(this article was first published in The Times of London)
By Edward Lucas
UK has ditched the enthusiasm of the Cameron-Osborne years but failed to find a replacement
To attract the ire of a totalitarian superpower at the age of 23 is impressive. Drew Pavlou, an Australian student activist, has managed it. Chinese media lambast him as a racist “rioter”. Anonymous foes impersonate him online in the hope of discrediting him.
One such effort has just fooled the Metropolitan Police, which wildly overreacted to a “bomb threat” emailed to the Chinese embassy on July 21 in Pavlou’s name, conveniently timed to coincide with his planned protest there. Pavlou, bearing Uighur, Taiwanese and Tibetan flags, merely glued his hand to the embassy gate. But officers treated him like a terrorist. He was handcuffed painfully, held incommunicado without access to consular or legal representation and coerced into providing his phone passcode.
They scoffed when he explained his mission and background, though a cursory internet search would show that he has a record of peaceful protest, including running for election and suing his university. After a gruelling 23 hours at Charing Cross police station he was freed, pending a bail hearing on August 14. All this took place in the central London constituency where I am a parliamentary candidate. I have made a formal complaint on Pavlou’s behalf and sought comment from the Met.
The episode has sinister echoes of the Chinese leader Xi Jinping’s visit here in 2015. On that occasion the police arrested Shao Jiang, a Tiananmen Square survivor, for a protest involving two sheets of A4 paper, and charged him with conspiracy, enabling them to raid his home and seize computers. An inquiry found political interference and police misconduct. Disciplinary proceedings, mystifyingly, stalled.
Given the supposed sea-change in Britain’s relations with China since then, the continued mix of heavy-handed policing and supine supervision is shocking. Far from foiling criminal conspiracies, our law-enforcement officers are aiding and abetting them. The Chinese authorities and their allies are abusing our legal system to intimidate their critics.
None of this seems to penetrate the tub-thumping discussion of China in our national politics. Rishi Sunak, belatedly, calls China “the largest threat to Britain and the world’s security and prosperity this century” and says that if he wins the Conservative leadership contest he will close the 30 Confucius Institutes active in British universities, part of Beijing’s campus influence operations. The front-runner Liz Truss talks up the Commonwealth as the arena for a push-back and appears ready to go to war to defend Taiwan.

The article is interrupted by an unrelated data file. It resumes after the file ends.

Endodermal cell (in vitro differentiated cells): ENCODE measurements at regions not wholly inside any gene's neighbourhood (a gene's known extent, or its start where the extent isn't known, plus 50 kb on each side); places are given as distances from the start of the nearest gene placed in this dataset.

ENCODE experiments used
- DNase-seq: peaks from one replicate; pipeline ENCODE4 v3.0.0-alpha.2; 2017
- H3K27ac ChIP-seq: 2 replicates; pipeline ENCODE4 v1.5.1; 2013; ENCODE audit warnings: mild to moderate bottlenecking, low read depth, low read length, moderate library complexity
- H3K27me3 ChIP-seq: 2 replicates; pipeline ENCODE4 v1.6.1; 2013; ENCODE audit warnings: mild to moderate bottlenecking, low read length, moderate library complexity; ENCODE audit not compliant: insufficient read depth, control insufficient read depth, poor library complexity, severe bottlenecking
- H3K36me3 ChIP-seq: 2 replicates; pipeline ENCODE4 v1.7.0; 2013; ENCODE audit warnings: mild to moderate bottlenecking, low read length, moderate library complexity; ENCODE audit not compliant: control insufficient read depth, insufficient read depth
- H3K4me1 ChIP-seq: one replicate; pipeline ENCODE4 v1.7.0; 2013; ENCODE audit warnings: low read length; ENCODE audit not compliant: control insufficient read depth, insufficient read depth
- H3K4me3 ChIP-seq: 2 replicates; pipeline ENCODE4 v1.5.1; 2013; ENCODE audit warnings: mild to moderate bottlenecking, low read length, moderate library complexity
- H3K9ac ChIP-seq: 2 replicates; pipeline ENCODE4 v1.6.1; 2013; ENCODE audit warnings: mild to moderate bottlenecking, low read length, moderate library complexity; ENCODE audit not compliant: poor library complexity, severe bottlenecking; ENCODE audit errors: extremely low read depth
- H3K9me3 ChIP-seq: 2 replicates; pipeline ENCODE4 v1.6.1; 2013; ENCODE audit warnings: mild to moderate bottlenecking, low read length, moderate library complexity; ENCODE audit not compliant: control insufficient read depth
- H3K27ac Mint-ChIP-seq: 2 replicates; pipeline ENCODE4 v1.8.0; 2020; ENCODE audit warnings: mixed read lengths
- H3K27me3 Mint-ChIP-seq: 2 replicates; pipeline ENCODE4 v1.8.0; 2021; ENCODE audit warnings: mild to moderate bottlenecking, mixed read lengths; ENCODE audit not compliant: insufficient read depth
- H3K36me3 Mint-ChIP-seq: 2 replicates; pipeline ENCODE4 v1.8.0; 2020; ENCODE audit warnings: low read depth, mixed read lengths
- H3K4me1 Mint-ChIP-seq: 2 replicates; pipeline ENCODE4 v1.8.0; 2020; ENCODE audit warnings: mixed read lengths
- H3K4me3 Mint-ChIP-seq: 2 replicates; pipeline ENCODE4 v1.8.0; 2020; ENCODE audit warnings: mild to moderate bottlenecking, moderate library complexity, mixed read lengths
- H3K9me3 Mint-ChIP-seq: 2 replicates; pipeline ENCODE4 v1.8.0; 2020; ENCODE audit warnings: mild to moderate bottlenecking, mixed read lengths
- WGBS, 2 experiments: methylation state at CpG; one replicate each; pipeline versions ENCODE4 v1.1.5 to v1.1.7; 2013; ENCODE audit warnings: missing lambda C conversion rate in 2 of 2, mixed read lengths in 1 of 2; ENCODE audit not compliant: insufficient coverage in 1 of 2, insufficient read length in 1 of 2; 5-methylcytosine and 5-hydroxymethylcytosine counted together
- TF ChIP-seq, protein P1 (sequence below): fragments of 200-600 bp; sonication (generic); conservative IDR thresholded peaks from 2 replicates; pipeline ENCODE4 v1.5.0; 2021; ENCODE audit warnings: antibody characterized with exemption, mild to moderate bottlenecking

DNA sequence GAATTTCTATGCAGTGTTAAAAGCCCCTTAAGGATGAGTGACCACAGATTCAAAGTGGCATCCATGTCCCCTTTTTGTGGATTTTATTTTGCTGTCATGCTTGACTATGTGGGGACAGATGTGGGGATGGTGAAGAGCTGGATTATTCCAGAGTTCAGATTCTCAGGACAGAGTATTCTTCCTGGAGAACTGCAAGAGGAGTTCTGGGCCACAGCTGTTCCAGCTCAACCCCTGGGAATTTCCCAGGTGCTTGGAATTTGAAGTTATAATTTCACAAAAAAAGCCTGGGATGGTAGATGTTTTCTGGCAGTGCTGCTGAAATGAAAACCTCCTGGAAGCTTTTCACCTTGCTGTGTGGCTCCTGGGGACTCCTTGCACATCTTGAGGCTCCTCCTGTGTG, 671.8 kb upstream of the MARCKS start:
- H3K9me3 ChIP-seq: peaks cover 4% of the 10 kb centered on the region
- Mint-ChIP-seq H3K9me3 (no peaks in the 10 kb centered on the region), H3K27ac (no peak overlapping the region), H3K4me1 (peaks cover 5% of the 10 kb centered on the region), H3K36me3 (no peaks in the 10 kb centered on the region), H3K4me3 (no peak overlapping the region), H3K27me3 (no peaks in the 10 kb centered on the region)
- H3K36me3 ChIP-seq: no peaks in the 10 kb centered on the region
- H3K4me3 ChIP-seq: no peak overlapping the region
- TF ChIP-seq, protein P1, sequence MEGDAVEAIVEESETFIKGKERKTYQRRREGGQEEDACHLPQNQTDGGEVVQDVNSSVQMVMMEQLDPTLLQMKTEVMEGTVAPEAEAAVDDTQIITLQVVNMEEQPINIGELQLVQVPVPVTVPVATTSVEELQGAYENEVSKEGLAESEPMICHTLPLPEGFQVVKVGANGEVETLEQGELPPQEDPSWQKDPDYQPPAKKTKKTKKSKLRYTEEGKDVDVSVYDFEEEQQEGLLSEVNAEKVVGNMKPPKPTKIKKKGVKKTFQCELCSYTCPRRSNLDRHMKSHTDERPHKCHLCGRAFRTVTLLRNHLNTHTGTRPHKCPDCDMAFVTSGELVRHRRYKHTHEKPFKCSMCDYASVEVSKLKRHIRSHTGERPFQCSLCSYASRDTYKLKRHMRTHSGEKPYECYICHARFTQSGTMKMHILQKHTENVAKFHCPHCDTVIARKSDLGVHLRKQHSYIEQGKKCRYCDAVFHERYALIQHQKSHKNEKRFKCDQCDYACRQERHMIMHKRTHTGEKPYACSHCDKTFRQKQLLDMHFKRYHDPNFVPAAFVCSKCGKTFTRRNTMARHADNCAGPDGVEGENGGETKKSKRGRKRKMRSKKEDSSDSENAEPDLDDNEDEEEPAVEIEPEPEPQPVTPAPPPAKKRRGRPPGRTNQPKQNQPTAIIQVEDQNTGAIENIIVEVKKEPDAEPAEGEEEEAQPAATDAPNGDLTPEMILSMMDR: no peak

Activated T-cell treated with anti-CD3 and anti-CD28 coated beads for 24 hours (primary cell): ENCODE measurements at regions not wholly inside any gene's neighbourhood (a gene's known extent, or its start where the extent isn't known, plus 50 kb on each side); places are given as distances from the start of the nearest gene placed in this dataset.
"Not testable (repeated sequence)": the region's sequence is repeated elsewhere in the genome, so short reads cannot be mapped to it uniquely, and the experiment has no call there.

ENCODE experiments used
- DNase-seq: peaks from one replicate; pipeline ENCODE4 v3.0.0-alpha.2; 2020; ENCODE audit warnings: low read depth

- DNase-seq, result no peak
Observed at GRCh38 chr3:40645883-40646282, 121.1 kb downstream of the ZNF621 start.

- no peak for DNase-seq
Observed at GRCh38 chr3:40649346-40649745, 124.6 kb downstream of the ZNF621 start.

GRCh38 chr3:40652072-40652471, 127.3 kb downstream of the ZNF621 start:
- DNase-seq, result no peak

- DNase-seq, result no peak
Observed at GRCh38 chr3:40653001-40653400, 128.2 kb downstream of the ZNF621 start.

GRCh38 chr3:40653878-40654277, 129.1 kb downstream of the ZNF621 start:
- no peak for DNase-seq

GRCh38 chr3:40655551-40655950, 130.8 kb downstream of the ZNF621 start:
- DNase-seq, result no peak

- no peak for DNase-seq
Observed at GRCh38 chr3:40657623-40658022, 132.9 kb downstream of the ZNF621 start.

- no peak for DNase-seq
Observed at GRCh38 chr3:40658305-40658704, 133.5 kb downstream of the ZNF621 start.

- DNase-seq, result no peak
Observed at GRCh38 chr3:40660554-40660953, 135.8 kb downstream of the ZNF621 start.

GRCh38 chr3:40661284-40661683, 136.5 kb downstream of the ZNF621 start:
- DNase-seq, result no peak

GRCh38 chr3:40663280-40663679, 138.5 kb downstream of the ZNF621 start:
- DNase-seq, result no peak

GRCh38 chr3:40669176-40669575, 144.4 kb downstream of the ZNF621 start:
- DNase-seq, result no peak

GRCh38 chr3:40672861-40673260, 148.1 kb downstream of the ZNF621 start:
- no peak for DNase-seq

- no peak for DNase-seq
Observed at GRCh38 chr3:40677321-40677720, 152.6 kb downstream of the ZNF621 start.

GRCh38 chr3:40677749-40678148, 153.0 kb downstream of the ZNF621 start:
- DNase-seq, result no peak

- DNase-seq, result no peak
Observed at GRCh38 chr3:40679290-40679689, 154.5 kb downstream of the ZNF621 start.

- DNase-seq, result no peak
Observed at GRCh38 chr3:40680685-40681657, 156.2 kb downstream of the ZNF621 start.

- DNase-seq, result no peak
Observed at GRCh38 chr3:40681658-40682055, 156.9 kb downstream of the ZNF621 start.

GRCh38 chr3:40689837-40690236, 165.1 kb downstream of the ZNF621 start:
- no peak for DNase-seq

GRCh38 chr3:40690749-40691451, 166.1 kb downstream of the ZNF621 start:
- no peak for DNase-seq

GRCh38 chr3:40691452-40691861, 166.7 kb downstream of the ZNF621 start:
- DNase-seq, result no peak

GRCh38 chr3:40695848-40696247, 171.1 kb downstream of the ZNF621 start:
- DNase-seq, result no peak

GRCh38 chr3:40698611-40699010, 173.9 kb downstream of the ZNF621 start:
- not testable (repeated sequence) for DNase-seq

None of this yet amounts to a serious approach to the Beijing regime. Britain has ditched the headlong enthusiasm of the Cameron-Osborne years but has failed to find a replacement, despite repeated urging from our China-watchers. A parliamentary report last year decried our approach as a “strategic void”.
Unscrambling decades of greed and complacency is a mammoth task on which we have barely started. The CBI highlights the inflationary costs of rejigging our supply chains in a world where the West is “decoupling” from China. Our all-electric green future, for example, depends on rare earths and other critical raw materials: China takes a strategic approach to their mining and processing. We rely on market forces.
The Chinese leadership readily uses economic coercion to punish countries such as Lithuania and Australia that stand up to it: we need an economic version of Nato to blunt such tactics. The best response to Chinese efforts is to compete better. We far too readily dismiss countries in Africa, Latin America, eastern Europe and the Indo-Pacific region as too small, poor or corrupt to merit our attention. China does not. It reaps the harvest of their votes in international meetings, and builds physical and human networks of influence across the world.
China is also forging ahead in century-shaping disciplines such as artificial intelligence, quantum computing, materials science and nano-technology. It lavishes long-term cash on science and engineering. We scrimp and chase short-term profits. Britain has blocked Huawei, a regime-friendly technology giant, from the next-generation 5G mobile network. But a forthcoming report co-authored by Charles Parton, formerly a leading government expert on China, highlights looming threats from the Internet of Things, the central nervous system of our economy in coming decades.
Remote-controlled, Chinese-made hardware modules in this vast device-to-device network potentially enable limitless sabotage and surveillance. The Beijing regime already hoovers up vast quantities of information about its own people in order to snoop and bully; it aims to do the same here.
Already, the tentacles of influence range wide and deep, while our response is fragmented, inexpert and naive. University administrators have too easily prized student fees and research income over principles: a new code, belatedly, lays out the need to preserve academic freedom. The new Conservative leadership might like to look at a new dossier compiled by the Centre for Foreign Interference Research into the activities of Lord Wei, a peer since 2010, and his links with Chinese Communist Party front organisations. (Lord Wei calls the allegations “fascist” and “paranoid”).
The people trying to disrupt Pavlou’s activities in London seem spookily capable; since his arrest they have sent numerous other emails, including one impersonating the Crown Prosecution Service. It would be nice if the guardians of our liberties showed similar savvy.
Edward Lucas is a writer and consultant specialising in European and transatlantic security. His expertise also includes energy, cyber-security, espionage, information warfare and Russian foreign and security policy. Read more about him here.